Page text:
ISTE Standard 2 recommends that teachers utilize modern digital resources while designing, developing, and evaluating learning experiences. When effective technology tools are integrated as part of student learning, then learners become more actively involved in their education. Using digital tools also provides opportunities for teachers to modify lessons according to student learning styles while continuing to develop individual student’s knowledge, skills, and abilities.
After thinking about ISTE Standard 2, I was curious how I could design digital student assessments for fifth grade students and myself to evaluate their skills, knowledge, and learning goals. There are two core objectives as part of this inquiry since part is focused on what can help me facilitate the learning process while the other part focuses on how students are responsible for their learning. First, what digital tools might assist me to quickly provide feedback and evaluation during class? Second, what digital resources allow interaction between me and myself as they create learning goals and monitor their progress?
Numerous educational platforms are fun and engaging for students to use while practicing their knowledge and skills. These resources frequently provide teachers the ability to review how students have progressed. Socrative is an app that students use to submit an electronic version of their work so teachers can evaluate comprehension (Harold, 2014). This is an example of a resource that provides opportunities for students to apply their knowledge and teachers the ability to provide quick feedback. If students submit their work during class, then teachers can take a moment to review everyone’s work and modify instruction as necessary. Figure 1 below is an example of the teacher’s dashboard when logging in to Socrative.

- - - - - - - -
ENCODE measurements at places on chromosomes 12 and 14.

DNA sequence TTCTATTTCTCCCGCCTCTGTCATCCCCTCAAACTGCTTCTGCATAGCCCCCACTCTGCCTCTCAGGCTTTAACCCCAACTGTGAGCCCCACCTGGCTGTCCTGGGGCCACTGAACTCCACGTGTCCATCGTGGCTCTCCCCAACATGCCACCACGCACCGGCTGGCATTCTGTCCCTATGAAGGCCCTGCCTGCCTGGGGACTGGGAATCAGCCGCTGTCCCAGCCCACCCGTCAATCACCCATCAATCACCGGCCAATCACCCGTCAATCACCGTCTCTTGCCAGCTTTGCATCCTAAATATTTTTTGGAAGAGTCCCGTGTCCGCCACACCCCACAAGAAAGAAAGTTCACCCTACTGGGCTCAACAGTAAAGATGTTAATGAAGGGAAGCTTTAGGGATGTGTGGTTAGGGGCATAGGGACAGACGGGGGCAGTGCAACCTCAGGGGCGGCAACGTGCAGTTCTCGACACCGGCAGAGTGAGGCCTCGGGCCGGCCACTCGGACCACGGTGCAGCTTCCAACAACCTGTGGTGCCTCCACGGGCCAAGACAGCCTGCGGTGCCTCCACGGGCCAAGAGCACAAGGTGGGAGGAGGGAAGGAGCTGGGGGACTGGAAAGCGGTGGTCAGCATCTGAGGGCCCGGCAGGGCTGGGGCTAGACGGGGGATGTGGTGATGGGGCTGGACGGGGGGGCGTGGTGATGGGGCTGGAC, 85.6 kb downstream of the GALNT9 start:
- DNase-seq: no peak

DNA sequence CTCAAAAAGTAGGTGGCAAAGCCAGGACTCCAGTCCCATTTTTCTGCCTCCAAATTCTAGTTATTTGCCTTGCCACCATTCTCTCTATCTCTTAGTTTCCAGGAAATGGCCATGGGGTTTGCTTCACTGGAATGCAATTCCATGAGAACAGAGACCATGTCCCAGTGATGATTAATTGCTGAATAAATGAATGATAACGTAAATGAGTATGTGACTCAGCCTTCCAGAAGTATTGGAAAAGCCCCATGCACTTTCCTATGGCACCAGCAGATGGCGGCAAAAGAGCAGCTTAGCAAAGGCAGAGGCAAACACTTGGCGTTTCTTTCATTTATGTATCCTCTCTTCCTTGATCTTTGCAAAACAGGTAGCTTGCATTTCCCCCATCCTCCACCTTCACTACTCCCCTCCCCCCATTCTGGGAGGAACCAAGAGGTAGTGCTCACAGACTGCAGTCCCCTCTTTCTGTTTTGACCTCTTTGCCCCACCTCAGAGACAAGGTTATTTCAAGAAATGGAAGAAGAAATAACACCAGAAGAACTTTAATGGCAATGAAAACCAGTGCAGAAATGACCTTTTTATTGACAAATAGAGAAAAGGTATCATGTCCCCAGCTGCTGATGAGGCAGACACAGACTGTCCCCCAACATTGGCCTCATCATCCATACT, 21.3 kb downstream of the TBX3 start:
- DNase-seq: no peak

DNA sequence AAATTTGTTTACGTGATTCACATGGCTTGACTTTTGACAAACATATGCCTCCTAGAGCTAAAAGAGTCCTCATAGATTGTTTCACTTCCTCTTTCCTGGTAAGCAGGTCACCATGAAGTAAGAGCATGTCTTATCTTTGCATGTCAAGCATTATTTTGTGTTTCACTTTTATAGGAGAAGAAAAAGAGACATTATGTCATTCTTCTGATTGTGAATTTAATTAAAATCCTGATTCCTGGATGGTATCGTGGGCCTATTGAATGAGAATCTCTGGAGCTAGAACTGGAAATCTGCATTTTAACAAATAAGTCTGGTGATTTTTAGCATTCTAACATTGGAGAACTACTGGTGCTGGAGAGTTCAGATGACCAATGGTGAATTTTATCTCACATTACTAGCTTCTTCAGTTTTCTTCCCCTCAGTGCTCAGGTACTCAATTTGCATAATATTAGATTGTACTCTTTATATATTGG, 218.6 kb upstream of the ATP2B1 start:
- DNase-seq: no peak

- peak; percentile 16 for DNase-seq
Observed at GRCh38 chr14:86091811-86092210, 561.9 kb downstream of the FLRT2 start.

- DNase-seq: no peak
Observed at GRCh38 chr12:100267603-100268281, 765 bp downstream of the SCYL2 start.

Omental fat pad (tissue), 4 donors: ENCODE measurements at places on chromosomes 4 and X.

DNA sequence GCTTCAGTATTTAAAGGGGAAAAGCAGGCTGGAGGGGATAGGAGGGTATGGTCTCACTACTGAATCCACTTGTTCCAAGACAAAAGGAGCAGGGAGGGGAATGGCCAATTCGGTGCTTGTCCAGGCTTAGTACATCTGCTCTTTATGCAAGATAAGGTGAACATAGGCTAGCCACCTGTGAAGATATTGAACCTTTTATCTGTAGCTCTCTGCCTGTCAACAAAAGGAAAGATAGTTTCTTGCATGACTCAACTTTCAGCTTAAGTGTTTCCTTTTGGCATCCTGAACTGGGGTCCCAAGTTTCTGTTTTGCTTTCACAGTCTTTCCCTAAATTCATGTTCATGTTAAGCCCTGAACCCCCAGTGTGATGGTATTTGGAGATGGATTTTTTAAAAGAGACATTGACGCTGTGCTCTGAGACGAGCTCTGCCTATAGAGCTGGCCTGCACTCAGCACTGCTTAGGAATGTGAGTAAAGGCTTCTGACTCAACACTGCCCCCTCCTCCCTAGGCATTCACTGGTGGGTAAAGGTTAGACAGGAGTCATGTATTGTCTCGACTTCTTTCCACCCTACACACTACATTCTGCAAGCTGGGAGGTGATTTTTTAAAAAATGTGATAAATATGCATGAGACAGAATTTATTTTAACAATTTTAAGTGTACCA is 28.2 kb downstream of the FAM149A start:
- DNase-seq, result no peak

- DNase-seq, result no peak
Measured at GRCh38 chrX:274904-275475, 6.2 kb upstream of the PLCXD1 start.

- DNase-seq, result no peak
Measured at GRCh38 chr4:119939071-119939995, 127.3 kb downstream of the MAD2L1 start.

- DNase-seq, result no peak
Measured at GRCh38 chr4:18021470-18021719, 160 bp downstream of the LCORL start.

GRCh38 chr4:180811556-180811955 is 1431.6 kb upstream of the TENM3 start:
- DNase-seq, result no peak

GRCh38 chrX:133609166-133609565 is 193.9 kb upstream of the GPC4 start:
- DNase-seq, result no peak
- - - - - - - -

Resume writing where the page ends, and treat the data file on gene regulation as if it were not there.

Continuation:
Another useful program for teachers is VoiceThread. VoiceTread is an online tool that allows teachers to upload digital content like a video, image, or document, so students can then collaborate by interacting with the content (Cicconi, 2013). This platform offers students options since they select from different methods to communicate and they can collaborate with their classmates (Cicconi, 2013). This is a functional tool for teachers to incorporate as part of any lesson and provides students the possibility to gain a better understanding of different perspectives and learning styles. Both of these resources offer the instructor the ability to digitally assess student work. Then teachers can decide the best way to continue facilitating lessons for individual students or the entire class.
Finding a program that allows students to be actively involved in their learning while evaluating their critical-thinking skills is challenging. I initially found a digital program called PEAK (Personalize, Engage, and Achieve with K12). PEAK is a functional tool for teachers to track students progress since it combines digital content and assessments from various sources such as the company itself, third-party vendors, and any sources teachers upload (Harold, 2014). The advantage of this program is that it is a single source for teachers to monitor all the data from multiple platforms. Another benefit is that teachers can easily review each student’s information and modify instruction as appropriate. A disadvantage of PEAK is that it usually tests basic comprehension skills. Another downside is that the platform is for teachers to assess learner information so students are not involved in monitoring progress. Student involvement is essential in the creation, evaluation, assessment, and reflection process.